Aitken: Within Word 2008, we have a view called Notebook Layout view. While it’s not exactly OneNote, a lot of its functionality is very close. One thing you’ll find, again, is that while we have a very similar product, we’re looking at a different target market. Another thing you’ll find in Word 2008 is the Publish Layout view. This brings in the top features of Microsoft Publisher, and you won’t find it in the Windows version. [In Word 2008] you can import templates, create brochures, do a lot of photo editing, use text wrapping, and lay out a full professional presentation within that product. So, we have pulled across a lot of the Publisher features into Word. It’s called a View but it has a lot of functionality.

AMW: Many users have complained about the omission of Visual Basic for Applications (VBA) scripting in Office 2008. Why was this decision made and how is it being addressed?

Aitken: We found that, in developing 2008, a comparatively small portion of the user community needs those macros. And there are customers who don’t require cross-platform scripting, who are able to use AppleScript to migrate their VBA macros if they want to continue. In terms of making a very Mac oriented product, we did try going with AppleScript, and in terms of it being something that we could add to the feature set when we were prioritising, VBA didn’t go into that version. There have been a lot of people asking for it, so we are bringing VBA support into the next version of Office. We are listening.

AMW: Macs still have a relatively low penetration in businesses, which are Office’s core market. Do you see Office 2008 targeted more at business or home users?

Aitken: We’re definitely seeing an uptake in the business community. Office 2008 introduced a huge jump in the functionality of Entourage, the ability to connect to Exchange, the ability to do out of office messages, calendar functionality, and so on. It’s quite a step up for using the prod from a business perspective, and obviously everything else that comes with connectivity to MS Exchange comes with that as well.

The other thing we’ve found is with Excel, we have brought out great ledger sheets and so on. It’s not your all encompassing accounting suite, but it’s great: if you’re a small business, it allows you to import your credit card and other statements. In terms of Excel, it has really stepped up.

There’s also the Office 2008 Special Media Edition, our premium SKU, which includes Expressions Media. This is a really comprehensive digital asset management system that stores up to 128,000 assets. This makes it brilliant for the creative industry, if you’re storing photography or art files and so on. It stores the assets and you can tag them, catalogue them, view files in the different file formats.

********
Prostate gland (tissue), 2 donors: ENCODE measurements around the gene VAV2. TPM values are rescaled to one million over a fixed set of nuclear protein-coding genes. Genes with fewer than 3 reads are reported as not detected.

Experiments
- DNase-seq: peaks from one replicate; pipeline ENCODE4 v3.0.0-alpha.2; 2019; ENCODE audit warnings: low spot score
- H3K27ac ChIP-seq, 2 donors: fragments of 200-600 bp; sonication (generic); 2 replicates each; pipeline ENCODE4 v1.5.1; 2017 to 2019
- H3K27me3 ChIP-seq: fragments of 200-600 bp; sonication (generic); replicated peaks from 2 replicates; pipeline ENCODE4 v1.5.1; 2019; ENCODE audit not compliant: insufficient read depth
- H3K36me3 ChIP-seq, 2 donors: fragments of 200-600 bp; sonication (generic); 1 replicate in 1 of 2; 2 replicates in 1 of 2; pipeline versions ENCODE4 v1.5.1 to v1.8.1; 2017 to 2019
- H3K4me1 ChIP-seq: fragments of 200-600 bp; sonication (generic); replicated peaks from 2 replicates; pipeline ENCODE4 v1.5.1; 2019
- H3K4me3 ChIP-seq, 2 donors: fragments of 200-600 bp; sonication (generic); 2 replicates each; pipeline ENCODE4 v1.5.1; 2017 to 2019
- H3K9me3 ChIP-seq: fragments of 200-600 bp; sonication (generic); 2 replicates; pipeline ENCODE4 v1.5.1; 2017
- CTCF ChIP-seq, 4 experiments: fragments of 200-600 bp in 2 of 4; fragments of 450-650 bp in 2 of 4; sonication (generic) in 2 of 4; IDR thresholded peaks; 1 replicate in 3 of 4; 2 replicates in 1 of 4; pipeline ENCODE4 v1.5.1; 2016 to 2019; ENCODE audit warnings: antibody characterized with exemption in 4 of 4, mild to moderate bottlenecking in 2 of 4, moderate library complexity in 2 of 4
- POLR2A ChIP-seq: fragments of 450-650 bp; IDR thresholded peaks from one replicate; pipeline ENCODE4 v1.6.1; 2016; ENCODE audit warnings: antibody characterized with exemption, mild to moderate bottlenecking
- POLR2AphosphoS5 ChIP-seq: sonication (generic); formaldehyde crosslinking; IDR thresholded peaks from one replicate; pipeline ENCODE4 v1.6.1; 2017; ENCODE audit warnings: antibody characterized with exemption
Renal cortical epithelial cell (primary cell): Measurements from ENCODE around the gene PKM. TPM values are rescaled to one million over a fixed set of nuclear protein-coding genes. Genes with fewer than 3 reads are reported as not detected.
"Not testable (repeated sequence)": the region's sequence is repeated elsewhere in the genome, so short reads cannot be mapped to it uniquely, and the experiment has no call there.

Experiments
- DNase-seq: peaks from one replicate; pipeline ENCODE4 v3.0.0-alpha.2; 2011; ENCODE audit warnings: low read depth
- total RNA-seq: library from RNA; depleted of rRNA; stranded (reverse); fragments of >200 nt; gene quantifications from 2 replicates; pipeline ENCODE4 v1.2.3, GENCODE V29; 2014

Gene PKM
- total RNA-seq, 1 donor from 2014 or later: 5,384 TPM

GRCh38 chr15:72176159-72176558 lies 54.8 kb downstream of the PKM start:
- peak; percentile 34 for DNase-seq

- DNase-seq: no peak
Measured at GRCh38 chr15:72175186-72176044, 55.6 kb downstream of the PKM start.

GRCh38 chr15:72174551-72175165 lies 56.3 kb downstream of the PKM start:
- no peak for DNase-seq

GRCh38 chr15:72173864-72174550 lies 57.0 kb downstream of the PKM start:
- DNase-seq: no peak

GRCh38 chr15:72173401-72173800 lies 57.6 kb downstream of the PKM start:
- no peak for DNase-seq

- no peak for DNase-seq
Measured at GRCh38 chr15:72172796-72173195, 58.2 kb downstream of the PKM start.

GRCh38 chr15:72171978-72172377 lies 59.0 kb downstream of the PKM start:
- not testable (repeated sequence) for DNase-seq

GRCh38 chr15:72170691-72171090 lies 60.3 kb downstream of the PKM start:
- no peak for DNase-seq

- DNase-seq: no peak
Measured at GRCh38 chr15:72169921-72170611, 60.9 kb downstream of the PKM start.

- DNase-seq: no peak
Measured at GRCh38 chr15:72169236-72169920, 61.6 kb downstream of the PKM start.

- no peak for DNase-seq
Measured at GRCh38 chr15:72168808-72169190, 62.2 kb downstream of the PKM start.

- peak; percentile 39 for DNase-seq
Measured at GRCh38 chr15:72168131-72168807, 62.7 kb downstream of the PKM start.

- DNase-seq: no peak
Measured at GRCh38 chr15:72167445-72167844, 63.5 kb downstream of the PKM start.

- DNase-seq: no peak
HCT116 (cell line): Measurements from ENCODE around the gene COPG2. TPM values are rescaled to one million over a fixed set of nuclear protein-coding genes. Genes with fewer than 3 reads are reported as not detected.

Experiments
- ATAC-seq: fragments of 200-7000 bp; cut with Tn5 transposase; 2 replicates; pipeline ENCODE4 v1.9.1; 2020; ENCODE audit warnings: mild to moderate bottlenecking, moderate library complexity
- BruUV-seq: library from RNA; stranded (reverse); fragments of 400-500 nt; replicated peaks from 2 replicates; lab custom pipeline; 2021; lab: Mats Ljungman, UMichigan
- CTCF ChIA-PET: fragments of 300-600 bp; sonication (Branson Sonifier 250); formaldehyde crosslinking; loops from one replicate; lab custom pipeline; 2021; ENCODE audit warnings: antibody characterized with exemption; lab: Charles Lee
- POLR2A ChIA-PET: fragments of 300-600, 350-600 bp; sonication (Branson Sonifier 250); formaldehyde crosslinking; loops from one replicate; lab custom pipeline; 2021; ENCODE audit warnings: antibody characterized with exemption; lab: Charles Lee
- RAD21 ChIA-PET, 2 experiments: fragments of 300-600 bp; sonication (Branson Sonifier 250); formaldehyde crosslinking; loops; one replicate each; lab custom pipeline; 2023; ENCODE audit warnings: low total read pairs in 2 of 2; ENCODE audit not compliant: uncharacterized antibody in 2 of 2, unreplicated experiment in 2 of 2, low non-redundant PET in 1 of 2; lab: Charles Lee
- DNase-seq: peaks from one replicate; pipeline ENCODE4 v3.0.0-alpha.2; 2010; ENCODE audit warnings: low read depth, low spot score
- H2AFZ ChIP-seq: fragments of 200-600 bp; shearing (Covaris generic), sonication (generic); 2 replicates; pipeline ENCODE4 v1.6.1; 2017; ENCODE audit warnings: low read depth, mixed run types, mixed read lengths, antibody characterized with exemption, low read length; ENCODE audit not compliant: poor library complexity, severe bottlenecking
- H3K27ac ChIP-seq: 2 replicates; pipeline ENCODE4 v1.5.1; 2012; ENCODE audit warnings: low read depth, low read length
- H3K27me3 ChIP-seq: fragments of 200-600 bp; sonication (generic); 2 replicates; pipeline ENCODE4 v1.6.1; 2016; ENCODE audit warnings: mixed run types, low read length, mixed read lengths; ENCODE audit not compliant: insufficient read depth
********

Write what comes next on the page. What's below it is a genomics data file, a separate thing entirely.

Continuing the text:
If you haven’t got Photoshop installed on your Mac, it allows you to open your file and view them even if you don’t have the program, and you can export them into different file formats as well – for example, if you have a client who wants this particular file in 1MB, 5MB and 10MB sizes, you can do that. It’s by no means Photoshop, and it’s definitely not there to do any significant touchup on photos.

But with everything moving onto your computer these days, your assets are actually really important, as is being able to find, use and store and catalogue them, and export to file formats. That’s where the Special Media Edition is a little different and why with business users using that version, get the std version of Office Mac 2008 and a digital asset management system, which on its own can cost quite a lot more than the entire suite put together.

AMW: One of the biggest issues with using Macs is fear of compatibility issues with Windows-using peers. How have you addressed this on the Mac while keeping your commitment to innovate?

Aitken: It really is the most compatible suite on the market, because we’re sharing core techs with Office 2007 for Windows. If you are a company and sending files, you want to know you can send a files and it looks like the file you sent on the other end. This is one of the core competencies of the product, and it’s a huge benefit that you can know that when you send that it is going to open up on the windows platform like you sent it.

AMW: What can we expect from the next Office upgrade?

Aitken: I’m not really across exactly what we’re looking at putting in the next version. I know we’re working on it, and that we generally have around a four-year lifecycle so it’s safe to say there’s something coming before that. We’re obviously looking at bringing that VBA support back. And the next Office on Windows will have a lot of great updates, so and we’ll be pulling many of those across.

In the 2008 version we have taken, from 2007, the OpenXML base file formats – which are a lot less susceptible to corrupting – and the graphics engine, Office Art. We do pull across all the core features; it’s just that we may present it in a different way. It all comes down to the UI and customer usability studies, and just making sure we present the features in the easiest way possible.